You learn little about Native American beliefs or customs. This is a personal story.
The author reads her own book. There is a beauty in some of the author's poetic lines, but unfortunately the flow of the words is jagged. Pauses are inserted in the wrong places and the wrong words were emphasized. The import of the lines became unclear. She does have a strong, deep voice that resonates well. ...more
I wavered with this book, back and forth between three or four stars. Some sections grab you, pull you in and won’t let you go. Other sections are weaI wavered with this book, back and forth between three or four stars. Some sections grab you, pull you in and won’t let you go. Other sections are weaker – ordinary, cute or holier-than-thou. Unfortunately, the ending was for me too neat and too sweet, the result being I gave it three stars. I liked the book. I can recommend it to others. Many adore such endings.
The book covers many themes – the production and trade of cotton, the relationship between sisters of different color, Jews in the South, Jewish traditions, discrimination of Blacks, the bloody events of both the Civil War and the chaos afterwards when the Unionists won. What the book does best is make the reader feel emotional forces binding and tearing individuals, between father and daughter, daughter and mother, between sisters and between lovers. How did it feel to be black and discriminated against? Think again....how did it really feel? Can we understand this? Can we put ourselves in their shoes, but forget it, they often didn't even have shoes?! Each character is not good or bad, but both good and bad. This made them believable.
There are love scenes, some quite explicit and lengthy. Too lengthy?
I appreciated that the book concludes with an afterword documenting the history and the presence of Jews in the South during antebellum times. How many actually had slaves and how did this come to be given their own heritage of discrimination in Europe and slavery in Egypt?
Bahni Turpin narrates the audiobook. She dramatizes. In my view, when an author's words are themselves emotive further emphasis is really not needed! One easily hears who is speaking - infants, youngsters, Blacks, Whites, slaves and gentry. There are even shrill chirping birds……which I felt were too loud! ...more
The writing is uneven. Occasionally I would come across a pretty line, but for the most part I found the writing ordinary,Why didn't I like this book?
The writing is uneven. Occasionally I would come across a pretty line, but for the most part I found the writing ordinary, unclear, pretentious or overwrought. All too often fancy words are used when a simpler one would have sufficed. Some sentences sound terribly profound, but what really do they mean?
There are two sisters (Ruth and Lucille) who behave in diametrically opposed manners to the suicide of their mother, the death of their grandmother who came to care for them after the death of their mother and to the death of their grandfather whose life was taken when the train he was on crashed from a bridge. These girls come then to live first with two great aunts and finally their aunt, Sylvie. This aunt is viewed by society as "flakey", unreliable and clearly inappropriate as a mother. The great aunts were certainly equally incapable. This is all presented at the beginning of the book, with few lines and little explanation. Lucille wants (view spoiler)[a secure ordinary life. She comes to live with her home economics teacher. Ruth settles in with her aunt, Sylvie. The central theme is about their relationship and what is demanded of them by "good society". It is about what they do to survive. (hide spoiler)]The book looks at Ruth's and Sylvia's manner of living compared to the life chosen by Lucille and the life society claims is best.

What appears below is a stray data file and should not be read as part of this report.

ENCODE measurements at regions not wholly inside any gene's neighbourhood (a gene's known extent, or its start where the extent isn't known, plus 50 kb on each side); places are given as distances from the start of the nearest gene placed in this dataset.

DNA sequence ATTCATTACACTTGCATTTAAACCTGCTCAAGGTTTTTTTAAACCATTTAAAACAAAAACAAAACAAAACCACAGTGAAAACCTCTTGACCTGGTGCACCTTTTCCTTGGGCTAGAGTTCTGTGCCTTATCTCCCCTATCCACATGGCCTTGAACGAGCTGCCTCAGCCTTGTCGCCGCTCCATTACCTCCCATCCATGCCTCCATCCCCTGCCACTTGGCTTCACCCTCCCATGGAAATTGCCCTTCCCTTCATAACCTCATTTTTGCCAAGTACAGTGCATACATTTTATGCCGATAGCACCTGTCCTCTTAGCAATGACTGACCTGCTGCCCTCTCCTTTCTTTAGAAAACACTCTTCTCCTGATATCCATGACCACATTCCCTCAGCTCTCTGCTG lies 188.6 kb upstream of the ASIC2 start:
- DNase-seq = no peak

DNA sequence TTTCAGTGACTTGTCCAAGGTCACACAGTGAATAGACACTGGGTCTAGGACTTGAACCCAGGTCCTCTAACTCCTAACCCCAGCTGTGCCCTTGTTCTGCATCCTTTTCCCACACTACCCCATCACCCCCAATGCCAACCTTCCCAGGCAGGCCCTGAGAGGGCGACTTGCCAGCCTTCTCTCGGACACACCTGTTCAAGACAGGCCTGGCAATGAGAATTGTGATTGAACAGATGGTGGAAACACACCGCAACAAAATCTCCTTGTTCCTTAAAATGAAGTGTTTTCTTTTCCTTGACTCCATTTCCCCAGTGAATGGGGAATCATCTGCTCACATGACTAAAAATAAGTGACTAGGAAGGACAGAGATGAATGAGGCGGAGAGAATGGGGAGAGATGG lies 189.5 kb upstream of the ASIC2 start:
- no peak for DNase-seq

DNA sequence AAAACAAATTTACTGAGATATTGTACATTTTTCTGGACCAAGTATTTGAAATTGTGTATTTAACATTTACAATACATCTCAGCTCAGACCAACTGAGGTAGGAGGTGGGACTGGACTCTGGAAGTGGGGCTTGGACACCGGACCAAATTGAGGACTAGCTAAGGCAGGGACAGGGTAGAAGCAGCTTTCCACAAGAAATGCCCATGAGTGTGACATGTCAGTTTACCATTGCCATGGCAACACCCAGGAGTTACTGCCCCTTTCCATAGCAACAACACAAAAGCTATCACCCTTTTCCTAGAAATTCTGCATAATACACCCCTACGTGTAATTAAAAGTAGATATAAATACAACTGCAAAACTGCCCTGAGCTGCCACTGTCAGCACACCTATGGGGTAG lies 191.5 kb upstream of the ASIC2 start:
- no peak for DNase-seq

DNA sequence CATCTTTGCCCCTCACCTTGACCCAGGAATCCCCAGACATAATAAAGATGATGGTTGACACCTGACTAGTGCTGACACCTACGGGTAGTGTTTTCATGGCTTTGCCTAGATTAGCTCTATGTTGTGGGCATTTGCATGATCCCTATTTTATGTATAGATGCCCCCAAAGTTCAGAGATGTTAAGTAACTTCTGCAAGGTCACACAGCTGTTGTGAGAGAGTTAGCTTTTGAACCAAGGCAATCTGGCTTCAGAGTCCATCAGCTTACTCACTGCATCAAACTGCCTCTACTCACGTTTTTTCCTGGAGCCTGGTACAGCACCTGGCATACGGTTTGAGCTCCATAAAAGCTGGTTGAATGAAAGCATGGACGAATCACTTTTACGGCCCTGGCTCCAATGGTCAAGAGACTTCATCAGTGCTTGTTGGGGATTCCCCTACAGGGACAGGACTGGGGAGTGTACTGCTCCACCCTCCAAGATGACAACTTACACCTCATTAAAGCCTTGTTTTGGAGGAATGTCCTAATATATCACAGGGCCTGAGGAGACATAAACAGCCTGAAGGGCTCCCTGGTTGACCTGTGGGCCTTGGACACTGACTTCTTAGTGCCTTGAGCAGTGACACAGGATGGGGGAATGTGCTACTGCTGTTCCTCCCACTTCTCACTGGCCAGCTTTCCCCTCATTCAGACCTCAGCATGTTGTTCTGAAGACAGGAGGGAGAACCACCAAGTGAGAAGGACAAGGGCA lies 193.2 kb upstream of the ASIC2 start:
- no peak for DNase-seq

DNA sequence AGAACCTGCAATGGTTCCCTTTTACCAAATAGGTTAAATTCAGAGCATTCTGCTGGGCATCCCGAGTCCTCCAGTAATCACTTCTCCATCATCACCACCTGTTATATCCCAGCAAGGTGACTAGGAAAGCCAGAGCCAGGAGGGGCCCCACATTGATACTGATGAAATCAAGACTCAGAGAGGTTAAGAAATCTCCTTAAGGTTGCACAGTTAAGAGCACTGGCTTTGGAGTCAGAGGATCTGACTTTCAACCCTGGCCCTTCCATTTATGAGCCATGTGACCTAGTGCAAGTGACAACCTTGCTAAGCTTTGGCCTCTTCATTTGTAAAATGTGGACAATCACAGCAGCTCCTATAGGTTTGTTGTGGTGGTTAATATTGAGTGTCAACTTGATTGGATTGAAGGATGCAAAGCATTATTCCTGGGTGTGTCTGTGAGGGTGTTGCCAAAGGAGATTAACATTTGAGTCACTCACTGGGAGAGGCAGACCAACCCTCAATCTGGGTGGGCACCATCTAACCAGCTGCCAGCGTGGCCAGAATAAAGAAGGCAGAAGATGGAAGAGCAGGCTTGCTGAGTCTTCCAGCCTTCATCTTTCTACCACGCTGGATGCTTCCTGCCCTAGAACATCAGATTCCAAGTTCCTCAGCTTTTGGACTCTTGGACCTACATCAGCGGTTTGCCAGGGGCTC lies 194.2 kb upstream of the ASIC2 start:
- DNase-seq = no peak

What is the book trying to say? That loss and abandonment leads to transience? Perhaps, but Lucille didn't follow that route and Sylvie had been flakey and lived as a transient for years even before her sister, the girls’ mother, had killed herself. Maybe it is as simple as this that people are different and there is no one correct manner of living. This is a rather self-evident message! Lucille's life is shown as narrow and restricted by others and society's opinions of her. Sylvie has heart, compassion and shows understanding for others, although the life she and Ruth opt to take is uncertain, difficult and borders on the improper. Sylvie is shown as appreciating nature and pursuing flitting dreams, but at least molding her life to her own wishes, accepting the hardships that follow. The problem is that we do not see if Ruth has chosen this route by free will, she was too young to really decide when she follows Sylvie. Maybe she has simply been molded by her aunt. What the author is trying to say leaves me confused. Images are splattered before us and they don't hold together, pointing to a clear message.